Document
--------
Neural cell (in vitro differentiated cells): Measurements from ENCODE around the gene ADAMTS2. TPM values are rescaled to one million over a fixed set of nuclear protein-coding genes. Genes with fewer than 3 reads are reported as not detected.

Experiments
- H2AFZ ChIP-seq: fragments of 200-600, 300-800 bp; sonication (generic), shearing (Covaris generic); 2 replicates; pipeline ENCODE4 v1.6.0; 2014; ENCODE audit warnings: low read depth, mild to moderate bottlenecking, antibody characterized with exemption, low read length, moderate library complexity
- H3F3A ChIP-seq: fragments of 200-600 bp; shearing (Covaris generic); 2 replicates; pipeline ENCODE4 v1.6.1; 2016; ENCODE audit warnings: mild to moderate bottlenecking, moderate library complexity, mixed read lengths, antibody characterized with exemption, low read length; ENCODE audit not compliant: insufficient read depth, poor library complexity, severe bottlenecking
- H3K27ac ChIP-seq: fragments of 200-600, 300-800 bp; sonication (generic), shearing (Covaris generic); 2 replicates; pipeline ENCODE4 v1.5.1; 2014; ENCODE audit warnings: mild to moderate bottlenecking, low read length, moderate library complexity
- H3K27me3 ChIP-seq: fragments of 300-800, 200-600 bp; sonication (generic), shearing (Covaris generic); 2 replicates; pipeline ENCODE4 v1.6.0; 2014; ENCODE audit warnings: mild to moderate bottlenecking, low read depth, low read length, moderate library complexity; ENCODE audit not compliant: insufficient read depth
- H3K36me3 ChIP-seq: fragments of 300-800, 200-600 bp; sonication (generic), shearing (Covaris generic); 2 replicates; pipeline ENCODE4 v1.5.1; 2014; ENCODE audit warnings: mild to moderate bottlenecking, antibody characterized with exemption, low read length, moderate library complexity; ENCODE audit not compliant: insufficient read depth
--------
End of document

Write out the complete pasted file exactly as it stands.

Neural cell (in vitro differentiated cells): Measurements from ENCODE around the gene ADAMTS2. TPM values are rescaled to one million over a fixed set of nuclear protein-coding genes. Genes with fewer than 3 reads are reported as not detected.

Experiments
- H2AFZ ChIP-seq: fragments of 200-600, 300-800 bp; sonication (generic), shearing (Covaris generic); 2 replicates; pipeline ENCODE4 v1.6.0; 2014; ENCODE audit warnings: low read depth, mild to moderate bottlenecking, antibody characterized with exemption, low read length, moderate library complexity
- H3F3A ChIP-seq: fragments of 200-600 bp; shearing (Covaris generic); 2 replicates; pipeline ENCODE4 v1.6.1; 2016; ENCODE audit warnings: mild to moderate bottlenecking, moderate library complexity, mixed read lengths, antibody characterized with exemption, low read length; ENCODE audit not compliant: insufficient read depth, poor library complexity, severe bottlenecking
- H3K27ac ChIP-seq: fragments of 200-600, 300-800 bp; sonication (generic), shearing (Covaris generic); 2 replicates; pipeline ENCODE4 v1.5.1; 2014; ENCODE audit warnings: mild to moderate bottlenecking, low read length, moderate library complexity
- H3K27me3 ChIP-seq: fragments of 300-800, 200-600 bp; sonication (generic), shearing (Covaris generic); 2 replicates; pipeline ENCODE4 v1.6.0; 2014; ENCODE audit warnings: mild to moderate bottlenecking, low read depth, low read length, moderate library complexity; ENCODE audit not compliant: insufficient read depth
- H3K36me3 ChIP-seq: fragments of 300-800, 200-600 bp; sonication (generic), shearing (Covaris generic); 2 replicates; pipeline ENCODE4 v1.5.1; 2014; ENCODE audit warnings: mild to moderate bottlenecking, antibody characterized with exemption, low read length, moderate library complexity; ENCODE audit not compliant: insufficient read depth